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(CBS Detroit/CBS Local Sports) — The history of Detroit Golf Club dates back to the 19th century. But the Club is a recent arrival to the PGA Tour, hosting its first event, the Rocket Mortgage Classic, just last year. The newly established tournament marked another first for the area. It was the first time a PGA Tour event took place within Detroit’s boundaries.

The city of Detroit was a much different place in 1899. Henry Ford had recently constructed his first vehicle, but the city was still known more for its carriages rather than its automobiles. Local businessman William Farrand and some associates established the Detroit Golf Club on 45 acres of farmland on the city’s north side. An initial membership fee of $10 and another $10 in dues allowed access to six holes worth of golf.

The club developed from there, expanding to nine holes and then 18 holes over the next few years. By 1916, it featured two 18-hole courses. Donald Ross, known for creating Pinehurst No. 2, Plainfield Country Club and East Lake Golf Club, among many others, is credited with the design. With its expanding its footprint, Detroit Golf Club added two clubhouses and grew its membership during those first two decades.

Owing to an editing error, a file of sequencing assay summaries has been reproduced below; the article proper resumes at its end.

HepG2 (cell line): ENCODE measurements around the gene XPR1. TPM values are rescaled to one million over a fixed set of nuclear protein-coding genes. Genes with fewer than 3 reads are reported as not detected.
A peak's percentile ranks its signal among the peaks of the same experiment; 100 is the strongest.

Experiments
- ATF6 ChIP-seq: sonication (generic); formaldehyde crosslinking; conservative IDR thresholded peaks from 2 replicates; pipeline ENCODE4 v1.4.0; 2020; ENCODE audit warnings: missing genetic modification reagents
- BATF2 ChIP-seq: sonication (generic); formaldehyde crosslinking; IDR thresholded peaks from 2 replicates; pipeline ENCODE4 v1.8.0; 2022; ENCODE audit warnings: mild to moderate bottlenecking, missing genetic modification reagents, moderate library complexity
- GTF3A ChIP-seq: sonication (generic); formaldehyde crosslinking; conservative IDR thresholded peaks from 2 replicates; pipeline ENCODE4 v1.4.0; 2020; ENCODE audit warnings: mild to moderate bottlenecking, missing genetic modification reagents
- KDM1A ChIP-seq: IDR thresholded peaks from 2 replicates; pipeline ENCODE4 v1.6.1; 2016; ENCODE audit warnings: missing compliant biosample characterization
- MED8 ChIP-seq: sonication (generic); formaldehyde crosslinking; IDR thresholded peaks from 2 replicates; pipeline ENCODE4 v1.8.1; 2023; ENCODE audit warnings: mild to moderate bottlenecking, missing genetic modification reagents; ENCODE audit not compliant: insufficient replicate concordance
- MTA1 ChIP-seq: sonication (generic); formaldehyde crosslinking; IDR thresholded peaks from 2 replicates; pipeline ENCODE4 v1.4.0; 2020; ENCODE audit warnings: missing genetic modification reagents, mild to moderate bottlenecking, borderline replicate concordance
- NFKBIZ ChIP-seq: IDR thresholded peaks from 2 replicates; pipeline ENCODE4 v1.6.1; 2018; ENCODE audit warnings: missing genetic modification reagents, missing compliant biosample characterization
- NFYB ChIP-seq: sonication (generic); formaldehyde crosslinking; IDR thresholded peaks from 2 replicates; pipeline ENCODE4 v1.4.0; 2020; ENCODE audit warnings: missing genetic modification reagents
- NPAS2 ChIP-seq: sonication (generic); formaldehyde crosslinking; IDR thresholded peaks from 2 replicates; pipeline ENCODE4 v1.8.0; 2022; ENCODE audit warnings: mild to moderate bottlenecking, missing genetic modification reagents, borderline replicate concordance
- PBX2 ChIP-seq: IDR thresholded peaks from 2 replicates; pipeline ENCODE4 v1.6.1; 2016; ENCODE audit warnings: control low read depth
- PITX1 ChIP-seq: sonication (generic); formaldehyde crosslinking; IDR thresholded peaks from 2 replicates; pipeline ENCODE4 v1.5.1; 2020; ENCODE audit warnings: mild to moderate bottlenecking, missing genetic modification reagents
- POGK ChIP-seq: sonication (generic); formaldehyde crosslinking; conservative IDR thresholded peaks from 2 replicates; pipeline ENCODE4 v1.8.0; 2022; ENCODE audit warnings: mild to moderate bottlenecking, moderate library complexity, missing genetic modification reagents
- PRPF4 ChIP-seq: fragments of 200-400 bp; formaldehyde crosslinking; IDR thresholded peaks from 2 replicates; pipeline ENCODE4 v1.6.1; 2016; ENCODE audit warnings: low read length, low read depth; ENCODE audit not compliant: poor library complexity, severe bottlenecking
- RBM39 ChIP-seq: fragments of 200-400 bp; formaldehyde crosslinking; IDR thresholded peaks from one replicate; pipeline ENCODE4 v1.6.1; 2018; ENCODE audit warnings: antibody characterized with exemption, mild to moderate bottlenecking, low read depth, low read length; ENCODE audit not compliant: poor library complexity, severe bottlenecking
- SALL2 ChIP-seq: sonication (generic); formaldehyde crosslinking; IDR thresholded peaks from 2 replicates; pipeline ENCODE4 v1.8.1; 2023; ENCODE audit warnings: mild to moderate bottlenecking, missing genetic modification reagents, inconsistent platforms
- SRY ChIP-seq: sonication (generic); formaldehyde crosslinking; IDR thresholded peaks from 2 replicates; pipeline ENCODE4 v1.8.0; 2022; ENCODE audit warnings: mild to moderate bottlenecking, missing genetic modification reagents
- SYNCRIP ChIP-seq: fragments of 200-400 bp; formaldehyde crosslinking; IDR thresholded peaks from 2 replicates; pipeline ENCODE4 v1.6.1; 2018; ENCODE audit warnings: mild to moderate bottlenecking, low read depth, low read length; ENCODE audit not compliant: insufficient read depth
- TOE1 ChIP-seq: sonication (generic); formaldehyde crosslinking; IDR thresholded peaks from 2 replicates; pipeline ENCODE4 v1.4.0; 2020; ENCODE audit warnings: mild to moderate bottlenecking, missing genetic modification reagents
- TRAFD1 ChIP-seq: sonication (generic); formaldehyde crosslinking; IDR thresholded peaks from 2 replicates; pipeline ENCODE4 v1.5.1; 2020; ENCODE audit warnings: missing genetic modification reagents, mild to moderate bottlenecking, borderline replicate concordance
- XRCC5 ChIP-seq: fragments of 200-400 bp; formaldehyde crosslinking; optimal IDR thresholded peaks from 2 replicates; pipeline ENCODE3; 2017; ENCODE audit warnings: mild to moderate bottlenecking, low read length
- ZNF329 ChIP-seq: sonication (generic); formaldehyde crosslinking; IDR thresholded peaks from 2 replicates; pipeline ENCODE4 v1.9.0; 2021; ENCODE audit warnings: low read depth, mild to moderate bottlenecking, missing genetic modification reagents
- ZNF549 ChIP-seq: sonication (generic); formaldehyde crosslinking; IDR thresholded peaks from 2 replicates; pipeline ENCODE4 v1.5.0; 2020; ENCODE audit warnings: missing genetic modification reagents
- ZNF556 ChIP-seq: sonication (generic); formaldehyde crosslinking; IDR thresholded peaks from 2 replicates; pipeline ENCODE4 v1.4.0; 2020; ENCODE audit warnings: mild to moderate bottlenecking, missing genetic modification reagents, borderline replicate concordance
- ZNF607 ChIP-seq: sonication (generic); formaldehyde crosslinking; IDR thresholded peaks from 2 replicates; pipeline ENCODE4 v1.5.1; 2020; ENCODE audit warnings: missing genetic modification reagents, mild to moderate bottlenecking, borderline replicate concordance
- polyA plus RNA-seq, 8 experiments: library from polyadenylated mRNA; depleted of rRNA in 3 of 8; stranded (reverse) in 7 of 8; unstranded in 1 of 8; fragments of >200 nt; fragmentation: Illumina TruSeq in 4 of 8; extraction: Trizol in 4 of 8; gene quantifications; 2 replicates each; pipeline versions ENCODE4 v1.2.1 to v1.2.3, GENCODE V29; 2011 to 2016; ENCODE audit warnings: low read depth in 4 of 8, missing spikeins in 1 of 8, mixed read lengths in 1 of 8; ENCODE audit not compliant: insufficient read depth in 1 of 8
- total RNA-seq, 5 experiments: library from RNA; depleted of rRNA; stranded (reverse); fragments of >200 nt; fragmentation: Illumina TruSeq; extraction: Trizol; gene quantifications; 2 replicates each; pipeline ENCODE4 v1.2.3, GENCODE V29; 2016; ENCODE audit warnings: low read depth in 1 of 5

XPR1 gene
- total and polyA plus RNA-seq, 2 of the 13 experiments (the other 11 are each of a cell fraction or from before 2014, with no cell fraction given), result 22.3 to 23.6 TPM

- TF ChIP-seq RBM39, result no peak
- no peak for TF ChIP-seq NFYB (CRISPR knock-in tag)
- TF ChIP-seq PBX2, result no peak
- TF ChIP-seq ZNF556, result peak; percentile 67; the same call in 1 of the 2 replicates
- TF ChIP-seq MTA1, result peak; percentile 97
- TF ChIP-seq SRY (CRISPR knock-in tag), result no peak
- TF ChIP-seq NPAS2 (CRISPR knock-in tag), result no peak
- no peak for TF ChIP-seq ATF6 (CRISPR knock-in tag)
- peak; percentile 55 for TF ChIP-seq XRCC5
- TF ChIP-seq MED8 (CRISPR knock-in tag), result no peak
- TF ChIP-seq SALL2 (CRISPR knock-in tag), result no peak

>>STREAM: Rocket Mortgage Classic

Ford, who joined in 1915, was the most notable member of the time. (In more recent years, legendary running back Jerome Bettis and singer Kid Rock have also joined.) Alec Ross, Donald Ross’s brother and U.S. Open winner in 1907, became the club’s head pro in 1918.

Donald Ross preferred to let the natural surroundings determine the design of his courses. And that classic approach is evident on both tracks at Detroit Golf Club. But in that era, players didn’t average over 300 yards off the tee. Flat courses designed 100 years ago often don’t hold up against today’s PGA Tour pros.